How Essex innovations can build a better Britain
PUBLISHED: 13:01 18 March 2011 | UPDATED: 19:01 20 February 2013
At the heart of Britain's plans to recover from recession is strong growth in manufacturing. Sarah de Souza-Ingle went in search of some Essex firms proving that the country's entrepreneurial engine room is still purring along
While it looks like the recession is behind us, everyone is still aware that todays business environment remains tough and its toughest of all if you are a small to medium-sized business. The challenges of accessing finance, finding new markets and building skills and training to improve performance remain key concerns.
These firms will play a key role in creating the building blocks it is hoped economic recovery will be built on and optimists believe that 2011 will be a year when we hear more about business regeneration and economic growth. But can these good intentions become reality?
In Essex, lending a helping hand is The Essex Manufacturing Innovation and Growth Programme, or EMIG for short. It was set up to help try to mitigate the effects of the economic downturn in November 2008 and it is a project partnered by Essex County Council and the Institute for Manufacturing (IfM), aiming to help small and medium-sized manufacturing companies (any firm with between ten and 250 employees) grow and develop their businesses.
Reaching the target
It is already two years into its three-year lifespan and so far it has helped more than 100 businesses. The aim is to reach 150 businesses in Essex and with almost a year to run, it should have no problems reaching that target.
Because the programme is fully funded with backing from Essex County Council and the governments Higher Education Funding Council for England, crucially, there is no cost to businesses when engaging with the programme.
EMIG works with a business to identify its core business values, make sure there are no barriers to company growth and help plan a direction for successful growth. The programme is delivered in three stages over a period of a few months, normally requiring about six days of management team time.
Firms which take part in the programme work with an experienced manufacturing practitioner to target and improve low-performing areas of their business and the ultimate aim is to ensure that resulting improvements in performance lead to increased competitiveness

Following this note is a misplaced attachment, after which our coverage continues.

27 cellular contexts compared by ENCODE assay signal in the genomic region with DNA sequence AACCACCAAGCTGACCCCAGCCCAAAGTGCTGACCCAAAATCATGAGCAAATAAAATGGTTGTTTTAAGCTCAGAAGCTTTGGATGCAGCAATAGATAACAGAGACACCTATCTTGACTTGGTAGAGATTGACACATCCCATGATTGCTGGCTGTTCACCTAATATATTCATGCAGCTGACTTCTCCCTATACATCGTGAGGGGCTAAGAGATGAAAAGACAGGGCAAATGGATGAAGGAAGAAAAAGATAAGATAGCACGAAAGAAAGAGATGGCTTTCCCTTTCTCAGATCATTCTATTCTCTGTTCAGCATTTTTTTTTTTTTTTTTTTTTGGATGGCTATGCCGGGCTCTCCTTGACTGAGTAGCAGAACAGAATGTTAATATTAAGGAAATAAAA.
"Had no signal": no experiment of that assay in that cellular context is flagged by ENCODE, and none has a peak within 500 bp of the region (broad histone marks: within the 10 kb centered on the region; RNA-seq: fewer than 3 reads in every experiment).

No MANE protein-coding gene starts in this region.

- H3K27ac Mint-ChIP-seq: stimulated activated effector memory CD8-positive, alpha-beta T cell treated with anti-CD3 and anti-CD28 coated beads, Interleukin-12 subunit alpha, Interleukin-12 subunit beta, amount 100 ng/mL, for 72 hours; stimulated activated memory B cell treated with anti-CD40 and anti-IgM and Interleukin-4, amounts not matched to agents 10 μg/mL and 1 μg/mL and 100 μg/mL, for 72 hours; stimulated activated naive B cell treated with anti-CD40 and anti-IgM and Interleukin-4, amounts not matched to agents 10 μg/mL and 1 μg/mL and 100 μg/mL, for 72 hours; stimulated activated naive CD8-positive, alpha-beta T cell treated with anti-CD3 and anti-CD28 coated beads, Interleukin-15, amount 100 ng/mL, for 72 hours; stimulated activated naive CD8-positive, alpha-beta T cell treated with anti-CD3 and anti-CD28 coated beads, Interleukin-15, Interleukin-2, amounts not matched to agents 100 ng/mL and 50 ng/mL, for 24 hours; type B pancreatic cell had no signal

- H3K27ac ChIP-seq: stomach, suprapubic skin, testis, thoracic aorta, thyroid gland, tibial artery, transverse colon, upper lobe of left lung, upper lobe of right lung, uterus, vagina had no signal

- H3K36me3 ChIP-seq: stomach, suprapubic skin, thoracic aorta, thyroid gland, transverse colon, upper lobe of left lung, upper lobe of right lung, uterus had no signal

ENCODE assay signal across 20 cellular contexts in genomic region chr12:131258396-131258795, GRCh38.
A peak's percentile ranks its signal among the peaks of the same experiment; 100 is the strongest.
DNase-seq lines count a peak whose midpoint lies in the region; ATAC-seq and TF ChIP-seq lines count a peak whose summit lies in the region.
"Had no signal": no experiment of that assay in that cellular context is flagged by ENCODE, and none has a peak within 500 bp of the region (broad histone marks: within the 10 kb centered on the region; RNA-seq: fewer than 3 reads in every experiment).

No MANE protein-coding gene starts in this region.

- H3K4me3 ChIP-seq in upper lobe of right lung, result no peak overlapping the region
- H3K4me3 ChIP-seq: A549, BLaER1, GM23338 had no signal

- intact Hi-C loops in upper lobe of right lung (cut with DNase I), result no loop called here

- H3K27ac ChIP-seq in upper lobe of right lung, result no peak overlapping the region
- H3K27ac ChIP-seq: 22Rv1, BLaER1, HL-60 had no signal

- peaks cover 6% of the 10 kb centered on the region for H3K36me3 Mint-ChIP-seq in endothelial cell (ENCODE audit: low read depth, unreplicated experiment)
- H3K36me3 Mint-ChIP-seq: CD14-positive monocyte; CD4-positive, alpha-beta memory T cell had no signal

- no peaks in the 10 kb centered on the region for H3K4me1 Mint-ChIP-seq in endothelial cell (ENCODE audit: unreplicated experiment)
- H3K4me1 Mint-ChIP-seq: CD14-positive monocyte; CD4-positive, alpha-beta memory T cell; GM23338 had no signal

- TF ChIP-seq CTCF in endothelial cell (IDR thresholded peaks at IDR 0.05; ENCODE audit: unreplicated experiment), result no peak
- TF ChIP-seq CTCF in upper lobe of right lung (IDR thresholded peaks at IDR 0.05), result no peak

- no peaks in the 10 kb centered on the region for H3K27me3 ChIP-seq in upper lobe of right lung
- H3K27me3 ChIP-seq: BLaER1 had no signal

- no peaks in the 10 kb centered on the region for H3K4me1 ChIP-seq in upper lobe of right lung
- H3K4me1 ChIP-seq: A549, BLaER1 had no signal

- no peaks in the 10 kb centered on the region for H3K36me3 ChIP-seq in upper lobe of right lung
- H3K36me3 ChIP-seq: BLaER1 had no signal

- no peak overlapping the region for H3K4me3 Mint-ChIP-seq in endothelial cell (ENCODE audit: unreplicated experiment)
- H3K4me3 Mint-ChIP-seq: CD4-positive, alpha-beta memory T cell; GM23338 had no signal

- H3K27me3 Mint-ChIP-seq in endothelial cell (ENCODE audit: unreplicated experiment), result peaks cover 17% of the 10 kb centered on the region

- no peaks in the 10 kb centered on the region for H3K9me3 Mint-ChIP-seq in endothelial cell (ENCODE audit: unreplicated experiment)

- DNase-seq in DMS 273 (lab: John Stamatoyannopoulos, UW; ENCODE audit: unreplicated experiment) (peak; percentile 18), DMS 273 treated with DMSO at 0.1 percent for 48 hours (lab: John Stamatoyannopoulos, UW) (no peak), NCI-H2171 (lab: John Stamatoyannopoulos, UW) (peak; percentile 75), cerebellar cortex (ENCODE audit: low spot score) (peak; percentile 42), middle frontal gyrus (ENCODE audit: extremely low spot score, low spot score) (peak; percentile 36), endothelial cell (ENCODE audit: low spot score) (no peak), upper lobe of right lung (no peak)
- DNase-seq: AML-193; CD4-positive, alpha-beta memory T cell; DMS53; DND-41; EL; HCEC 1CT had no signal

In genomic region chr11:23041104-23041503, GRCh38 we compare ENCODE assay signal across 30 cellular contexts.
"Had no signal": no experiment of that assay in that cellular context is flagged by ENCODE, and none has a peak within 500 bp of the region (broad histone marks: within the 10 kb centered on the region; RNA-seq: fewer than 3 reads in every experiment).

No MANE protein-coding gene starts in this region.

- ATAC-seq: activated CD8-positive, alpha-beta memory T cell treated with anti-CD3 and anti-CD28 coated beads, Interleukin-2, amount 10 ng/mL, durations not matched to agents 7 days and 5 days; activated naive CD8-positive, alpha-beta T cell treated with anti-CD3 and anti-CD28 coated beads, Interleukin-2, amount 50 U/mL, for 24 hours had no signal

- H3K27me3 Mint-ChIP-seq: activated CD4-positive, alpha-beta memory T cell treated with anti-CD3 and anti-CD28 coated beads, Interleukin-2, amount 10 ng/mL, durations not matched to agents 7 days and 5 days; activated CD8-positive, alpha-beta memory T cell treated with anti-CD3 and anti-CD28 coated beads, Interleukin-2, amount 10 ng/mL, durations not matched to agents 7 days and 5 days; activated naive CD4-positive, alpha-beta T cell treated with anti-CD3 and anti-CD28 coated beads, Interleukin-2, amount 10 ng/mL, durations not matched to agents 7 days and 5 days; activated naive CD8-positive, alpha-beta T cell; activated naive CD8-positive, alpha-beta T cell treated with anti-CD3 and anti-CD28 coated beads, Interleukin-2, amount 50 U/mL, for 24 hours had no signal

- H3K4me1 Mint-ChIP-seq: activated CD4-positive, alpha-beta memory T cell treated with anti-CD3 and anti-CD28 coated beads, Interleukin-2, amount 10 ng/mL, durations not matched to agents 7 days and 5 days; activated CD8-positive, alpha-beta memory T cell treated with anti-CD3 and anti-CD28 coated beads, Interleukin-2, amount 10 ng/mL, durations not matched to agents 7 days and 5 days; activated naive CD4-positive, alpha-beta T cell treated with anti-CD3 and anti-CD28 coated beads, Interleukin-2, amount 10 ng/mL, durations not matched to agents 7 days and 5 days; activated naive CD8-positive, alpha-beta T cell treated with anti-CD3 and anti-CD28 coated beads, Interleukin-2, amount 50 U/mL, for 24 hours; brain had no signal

and an increased profit line. Not a bad return for any business from zero investment!
Case Study 1: Essex Larders, Great Dunmow
Essex Larders is based at Pyes Farm in Great Dunmow. It is a small, family business that has been making handmade pies, quiches and puddings for retail outlets since 1980. It specialises in using locally-sourced ingredients and sells to London food halls, including Harrods and Fortnum and Masons, as well as restaurants, pubs, delis and farm shops. The firm took part in the EMIG programme last year and has been working with the team at EMIG to help develop and grow the business.
Jane Malins, managing director of Essex Larders, explains: After an initial assessment I was invited to go to Cambridge University, where IfM is based, and we worked on strategies to improve our marketing, as it was obvious that this was a priority. Having looked at the company organisation, our product groups and markets, the next workshops were a fascinating insight into how we could bring the company forward, concentrating on our strengths.
By the end, I had a concise project plan which has helped me to develop our brand, cut out several of our unprofitable products and find new customers all of which have helped us to increase our business and our profits. The workshops and plans we are now making are helping us at Pyes Farm to see a clearer and more positive future.
Case Study 2: Boddingtons Plastics, Maldon
Maldon-based Boddingtons Plastics is one of the worlds leading manufacturers of thermoplastic meshes and nets. Its products can be found everywhere, from civil engineering and the construction industry to horticulture and tree planting. The company has always been keen to benefit from the latest manufacturing thinking and so saw EMIG as a good opportunity to benefit from free, impartial advice.
Maud Instone, resource director for the firm, explains: We had worked with the IfM before and had always found them very helpful. The fact that the scheme had the involvement of Cambridge University was an added incentive. It is very well respected and the opportunity to get some very intelligent, experienced people involved in what we do was a plus.
Under the scheme, practitioners from IfMs business unit worked with the company to explore how its planned Enterprise Resource Planning system could be expanded.
IfM came in and talked to all the senior members of staff about what we were trying to do and how we were trying to achieve it, while the workshops gave us a concrete action plan, adds Maud. We would regard the experience as positive and would certainly recommend this scheme to others.
Case Study 3: Youngman Group Ltd
Youngman Group Ltd is a leading provider of innovative access equipment and systems, such as access towers and specialist ladders, and is also based in Maldon. The company recently embarked on a programme to drive cultural change in the business and develop the
The aim was to support individuals and teams in making positive changes to working practices and systems. Working through the EMIG programme, with the IfM, the firm was provided with graduate engineers to process map its production processes. Chris Owen, Youngman Group Ltds commercial director, explains: The output from this has been exemplary and we have made, and will continue to make, the changes highlighted by the IfM.
Get in touch
If you think EMIG could help your business, contact Simon Maidment at firstname.lastname@example.org or call 01245 430350